Feature Article - January/February 2002
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Pool Your Resources

Aquatics programming ideas to help keep your facility floating

By Mitch Martin

A new brand of aquatics

Just as X sports have become the hot trend in land-based recreation, alternative sports have become the new, new thing in aquatics.

Underwater hockey players trade ice for water
at the Aquatic Center/Sport Club at San Jose
State University

Sports such as underwater hockey and underwater rugby are somewhat rare but growing. Popular in many other former English colonies and in Europe, underwater hockey is a strange mix of physicality and grace. Played on the bottom of pools, swimmers use snorkeling equipment and push the puck along the pool floor with a 12-inch stick.

The game is relatively rare in the United States. The Washington Post reported in 2000 that while the small Australian state of Tasmania has 30 clubs, all of the United States has the same number of clubs. However, it appears to be growing in popularity, particularly along the seaboards.

Caryn Murray runs the aquatics center at San Jose State University, which includes one of the largest pools ever constructed in California. As the author of a recent article for the Texas Public Pool Foundation on aquatics programming, Murray says these alternative sports could really help fill up the dead water time.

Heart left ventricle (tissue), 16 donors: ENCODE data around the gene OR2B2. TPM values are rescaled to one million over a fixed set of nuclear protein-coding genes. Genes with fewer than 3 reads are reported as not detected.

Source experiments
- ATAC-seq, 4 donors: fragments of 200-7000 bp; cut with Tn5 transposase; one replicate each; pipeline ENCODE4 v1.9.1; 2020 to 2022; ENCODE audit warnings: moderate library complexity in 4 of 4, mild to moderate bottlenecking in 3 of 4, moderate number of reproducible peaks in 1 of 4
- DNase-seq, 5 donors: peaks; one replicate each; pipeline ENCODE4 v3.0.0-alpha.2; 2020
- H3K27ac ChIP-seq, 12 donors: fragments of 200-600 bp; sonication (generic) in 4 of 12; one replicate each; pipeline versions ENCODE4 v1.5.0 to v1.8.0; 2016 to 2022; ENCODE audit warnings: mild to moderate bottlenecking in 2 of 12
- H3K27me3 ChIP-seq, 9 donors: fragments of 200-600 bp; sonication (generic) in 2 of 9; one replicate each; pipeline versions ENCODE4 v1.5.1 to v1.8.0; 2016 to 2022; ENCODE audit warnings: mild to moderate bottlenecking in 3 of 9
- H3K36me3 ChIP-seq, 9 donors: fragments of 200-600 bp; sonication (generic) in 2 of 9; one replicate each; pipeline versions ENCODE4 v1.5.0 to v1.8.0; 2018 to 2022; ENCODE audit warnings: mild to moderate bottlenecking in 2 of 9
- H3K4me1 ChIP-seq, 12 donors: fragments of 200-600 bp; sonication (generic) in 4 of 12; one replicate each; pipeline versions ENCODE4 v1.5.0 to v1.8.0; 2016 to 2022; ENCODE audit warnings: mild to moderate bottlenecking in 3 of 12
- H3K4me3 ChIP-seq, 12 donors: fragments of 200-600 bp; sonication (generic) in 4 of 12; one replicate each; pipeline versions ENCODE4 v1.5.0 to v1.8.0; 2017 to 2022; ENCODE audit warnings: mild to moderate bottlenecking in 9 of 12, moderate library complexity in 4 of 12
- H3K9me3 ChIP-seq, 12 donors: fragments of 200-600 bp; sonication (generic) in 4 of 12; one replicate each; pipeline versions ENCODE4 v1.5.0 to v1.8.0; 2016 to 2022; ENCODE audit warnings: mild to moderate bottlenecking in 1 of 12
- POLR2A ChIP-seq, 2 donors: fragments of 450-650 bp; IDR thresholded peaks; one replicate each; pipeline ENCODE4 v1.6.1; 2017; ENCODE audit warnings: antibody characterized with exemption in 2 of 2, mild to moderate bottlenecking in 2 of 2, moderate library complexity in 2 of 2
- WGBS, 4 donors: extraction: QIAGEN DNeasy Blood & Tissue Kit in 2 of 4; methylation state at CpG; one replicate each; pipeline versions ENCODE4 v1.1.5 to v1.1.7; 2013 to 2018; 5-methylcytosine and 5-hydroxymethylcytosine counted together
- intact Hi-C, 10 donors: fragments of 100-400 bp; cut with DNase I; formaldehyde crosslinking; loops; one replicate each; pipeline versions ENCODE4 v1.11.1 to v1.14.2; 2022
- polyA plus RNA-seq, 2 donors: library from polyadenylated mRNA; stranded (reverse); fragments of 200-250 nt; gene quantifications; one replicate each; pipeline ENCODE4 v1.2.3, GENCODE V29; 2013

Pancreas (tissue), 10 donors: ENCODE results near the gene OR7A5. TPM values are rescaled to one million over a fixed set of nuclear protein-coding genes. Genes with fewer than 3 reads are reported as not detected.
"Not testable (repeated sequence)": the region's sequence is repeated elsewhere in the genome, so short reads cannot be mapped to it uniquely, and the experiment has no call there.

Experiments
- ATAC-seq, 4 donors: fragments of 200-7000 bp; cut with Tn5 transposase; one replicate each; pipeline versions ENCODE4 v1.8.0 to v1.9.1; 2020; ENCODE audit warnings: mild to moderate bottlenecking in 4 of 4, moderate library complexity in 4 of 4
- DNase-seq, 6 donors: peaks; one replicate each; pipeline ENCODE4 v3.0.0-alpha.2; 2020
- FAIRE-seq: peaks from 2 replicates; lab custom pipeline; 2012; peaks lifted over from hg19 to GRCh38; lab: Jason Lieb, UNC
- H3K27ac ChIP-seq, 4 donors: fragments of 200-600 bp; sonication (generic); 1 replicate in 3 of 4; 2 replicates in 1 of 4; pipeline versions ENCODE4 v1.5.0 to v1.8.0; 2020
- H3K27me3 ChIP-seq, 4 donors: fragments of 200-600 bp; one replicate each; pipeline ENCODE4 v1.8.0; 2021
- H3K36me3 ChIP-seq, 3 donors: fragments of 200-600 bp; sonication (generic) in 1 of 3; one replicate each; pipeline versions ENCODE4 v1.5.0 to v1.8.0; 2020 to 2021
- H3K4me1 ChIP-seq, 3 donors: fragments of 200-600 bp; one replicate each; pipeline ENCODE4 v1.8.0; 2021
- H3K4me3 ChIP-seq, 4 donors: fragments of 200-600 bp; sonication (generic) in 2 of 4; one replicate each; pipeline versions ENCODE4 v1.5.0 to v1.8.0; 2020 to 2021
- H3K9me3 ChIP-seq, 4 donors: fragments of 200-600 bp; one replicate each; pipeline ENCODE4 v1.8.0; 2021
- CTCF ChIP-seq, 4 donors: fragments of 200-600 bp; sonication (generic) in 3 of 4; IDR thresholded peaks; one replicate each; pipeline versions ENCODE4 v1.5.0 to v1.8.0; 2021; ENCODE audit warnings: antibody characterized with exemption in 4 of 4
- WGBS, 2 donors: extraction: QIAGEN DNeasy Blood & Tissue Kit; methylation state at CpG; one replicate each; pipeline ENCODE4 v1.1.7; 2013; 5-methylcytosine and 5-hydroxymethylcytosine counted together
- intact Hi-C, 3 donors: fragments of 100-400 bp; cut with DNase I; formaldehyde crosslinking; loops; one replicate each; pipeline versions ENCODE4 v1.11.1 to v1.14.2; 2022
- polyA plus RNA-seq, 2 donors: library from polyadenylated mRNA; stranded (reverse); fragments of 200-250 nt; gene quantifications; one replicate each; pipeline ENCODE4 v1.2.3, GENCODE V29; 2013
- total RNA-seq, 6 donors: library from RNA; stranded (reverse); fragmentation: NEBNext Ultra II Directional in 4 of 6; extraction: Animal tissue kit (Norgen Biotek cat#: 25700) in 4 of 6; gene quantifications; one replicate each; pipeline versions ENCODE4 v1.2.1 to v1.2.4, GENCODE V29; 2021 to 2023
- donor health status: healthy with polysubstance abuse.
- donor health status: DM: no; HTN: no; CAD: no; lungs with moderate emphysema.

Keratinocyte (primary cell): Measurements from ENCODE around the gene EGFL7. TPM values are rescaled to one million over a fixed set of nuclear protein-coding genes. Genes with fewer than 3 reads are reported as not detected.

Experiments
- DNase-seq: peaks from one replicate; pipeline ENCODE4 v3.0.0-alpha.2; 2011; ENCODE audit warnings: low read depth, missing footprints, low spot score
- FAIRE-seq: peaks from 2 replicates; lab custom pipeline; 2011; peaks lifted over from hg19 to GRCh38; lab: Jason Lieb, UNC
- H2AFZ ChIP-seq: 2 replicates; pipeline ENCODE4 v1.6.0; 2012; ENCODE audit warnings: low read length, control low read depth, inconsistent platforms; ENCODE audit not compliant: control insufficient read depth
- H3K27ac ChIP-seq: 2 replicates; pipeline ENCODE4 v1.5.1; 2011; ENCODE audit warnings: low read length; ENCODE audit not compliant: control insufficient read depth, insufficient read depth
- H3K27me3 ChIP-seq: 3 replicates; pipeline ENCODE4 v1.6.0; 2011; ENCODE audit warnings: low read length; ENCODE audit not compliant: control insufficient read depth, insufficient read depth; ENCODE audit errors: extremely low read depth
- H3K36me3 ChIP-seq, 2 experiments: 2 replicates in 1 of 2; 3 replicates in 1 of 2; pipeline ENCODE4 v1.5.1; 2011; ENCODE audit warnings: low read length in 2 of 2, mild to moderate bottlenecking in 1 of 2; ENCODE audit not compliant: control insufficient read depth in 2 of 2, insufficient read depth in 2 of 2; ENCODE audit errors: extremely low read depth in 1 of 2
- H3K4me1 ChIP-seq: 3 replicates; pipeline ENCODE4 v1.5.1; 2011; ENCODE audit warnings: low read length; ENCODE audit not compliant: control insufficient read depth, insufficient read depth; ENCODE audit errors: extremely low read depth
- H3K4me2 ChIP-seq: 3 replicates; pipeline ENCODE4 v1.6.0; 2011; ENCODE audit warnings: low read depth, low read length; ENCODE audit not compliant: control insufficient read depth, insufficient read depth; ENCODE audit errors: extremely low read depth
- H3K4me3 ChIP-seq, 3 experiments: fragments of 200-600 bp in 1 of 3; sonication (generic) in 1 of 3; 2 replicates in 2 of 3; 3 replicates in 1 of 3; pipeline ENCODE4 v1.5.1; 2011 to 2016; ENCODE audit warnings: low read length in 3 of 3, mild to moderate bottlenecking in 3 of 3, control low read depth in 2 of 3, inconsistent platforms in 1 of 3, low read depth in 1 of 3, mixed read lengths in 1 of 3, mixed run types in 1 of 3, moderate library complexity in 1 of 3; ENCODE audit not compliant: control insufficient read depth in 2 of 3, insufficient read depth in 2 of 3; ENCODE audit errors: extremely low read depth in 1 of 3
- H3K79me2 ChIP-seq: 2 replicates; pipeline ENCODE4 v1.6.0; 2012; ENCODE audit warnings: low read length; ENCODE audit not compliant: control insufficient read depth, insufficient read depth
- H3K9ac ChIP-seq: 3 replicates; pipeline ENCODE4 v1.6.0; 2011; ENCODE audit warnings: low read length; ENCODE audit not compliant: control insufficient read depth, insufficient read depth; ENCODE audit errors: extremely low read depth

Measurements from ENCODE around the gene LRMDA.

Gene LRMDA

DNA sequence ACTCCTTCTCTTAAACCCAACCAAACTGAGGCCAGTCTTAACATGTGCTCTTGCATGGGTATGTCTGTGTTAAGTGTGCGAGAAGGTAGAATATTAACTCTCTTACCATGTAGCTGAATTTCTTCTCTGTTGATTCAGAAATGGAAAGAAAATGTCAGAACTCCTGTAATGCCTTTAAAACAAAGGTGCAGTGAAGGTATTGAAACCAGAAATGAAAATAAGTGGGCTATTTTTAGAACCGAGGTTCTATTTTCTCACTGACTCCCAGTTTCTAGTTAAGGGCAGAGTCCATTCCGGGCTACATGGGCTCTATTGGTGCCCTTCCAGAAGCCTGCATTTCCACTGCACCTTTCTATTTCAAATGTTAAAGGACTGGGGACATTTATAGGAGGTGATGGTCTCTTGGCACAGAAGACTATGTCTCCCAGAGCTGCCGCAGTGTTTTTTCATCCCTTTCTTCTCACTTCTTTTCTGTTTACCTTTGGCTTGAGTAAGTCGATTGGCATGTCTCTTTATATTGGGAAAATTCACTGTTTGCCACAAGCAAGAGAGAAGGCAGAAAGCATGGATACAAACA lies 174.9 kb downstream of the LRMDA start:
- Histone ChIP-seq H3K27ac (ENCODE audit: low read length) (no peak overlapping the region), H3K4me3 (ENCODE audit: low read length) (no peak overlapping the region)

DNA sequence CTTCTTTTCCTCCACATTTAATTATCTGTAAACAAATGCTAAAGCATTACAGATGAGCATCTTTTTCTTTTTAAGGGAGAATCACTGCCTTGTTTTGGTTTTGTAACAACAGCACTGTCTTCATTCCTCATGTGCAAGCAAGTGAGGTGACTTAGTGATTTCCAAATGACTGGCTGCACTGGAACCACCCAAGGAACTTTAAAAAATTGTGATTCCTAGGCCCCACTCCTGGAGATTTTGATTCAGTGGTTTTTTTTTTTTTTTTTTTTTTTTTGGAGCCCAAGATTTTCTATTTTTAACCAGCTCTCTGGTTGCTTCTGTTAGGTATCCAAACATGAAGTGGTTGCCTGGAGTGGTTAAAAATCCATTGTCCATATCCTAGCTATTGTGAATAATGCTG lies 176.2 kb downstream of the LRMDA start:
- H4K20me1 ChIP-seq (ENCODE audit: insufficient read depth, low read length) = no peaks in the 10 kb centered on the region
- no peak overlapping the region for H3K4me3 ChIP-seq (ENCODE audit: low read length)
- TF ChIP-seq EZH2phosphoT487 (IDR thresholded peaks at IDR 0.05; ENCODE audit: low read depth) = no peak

"The cost of running a pool is so expensive, you have to be conscious of filling in that time," Murray says. "The hockey team is made up of somewhat older players who are comfortable playing from 7 to 10 p.m. That's great for my pool."

Murray says part of the problem in the United States is that while many European and Australian pools have expensive tile bottoms that facilitate underwater hockey, American pools are often fiberglass. To that end, her pool has been equipped with a nonremovable slick mat to facilitate the sport.

"It's in the deep end, so it doesn't interfere with any other activity," Murray says.

Other facilities are not taking up the sport, in part because they haven't figured out the safety considerations. Madani says Austin is holding off for the present on underwater hockey.

"It looks like a very fun sport, but the general safety guideline is you aren't supposed to have people holding their breath underwater for long periods of time," Madani says. "So we are sort of holding off because of that contradiction."

Education, education, education

Most aquatics experts agree that no matter what program, old or new, educating the public about its existence is a key to success.

Sophisticate aquatics facilities get the word out using a broad range of media tools: mailers, Web sites, in-facility brochures and press releases to local newspapers. Morrill feels the quarterly brochure is his primary education tool.

"One thing we've done is combined it with our camp program, which allows parents to sort of plan their summer," Morrill says. "It's been very successful. People are waiting for it to arrive."

For seniors and others with arthritis, Mescher suggests publicizing programs through health-care professionals. Most people with arthritis see a primary-care physician and/or a rheumatoid specialist, as well as a physical therapist or occupational therapist.

Murray reminds her fellow aquatics managers not to forget the importance of educating staff, both for new programs and re-educating staff for existing programs. She says this was particularly important as aquatics programs continue to diversify.

"Probably one of the biggest challenges is educating your staff," Murray says. "Each client has their own needs, and the challenge is to get the staff to understand those needs are changing on a daily or even an hourly basis."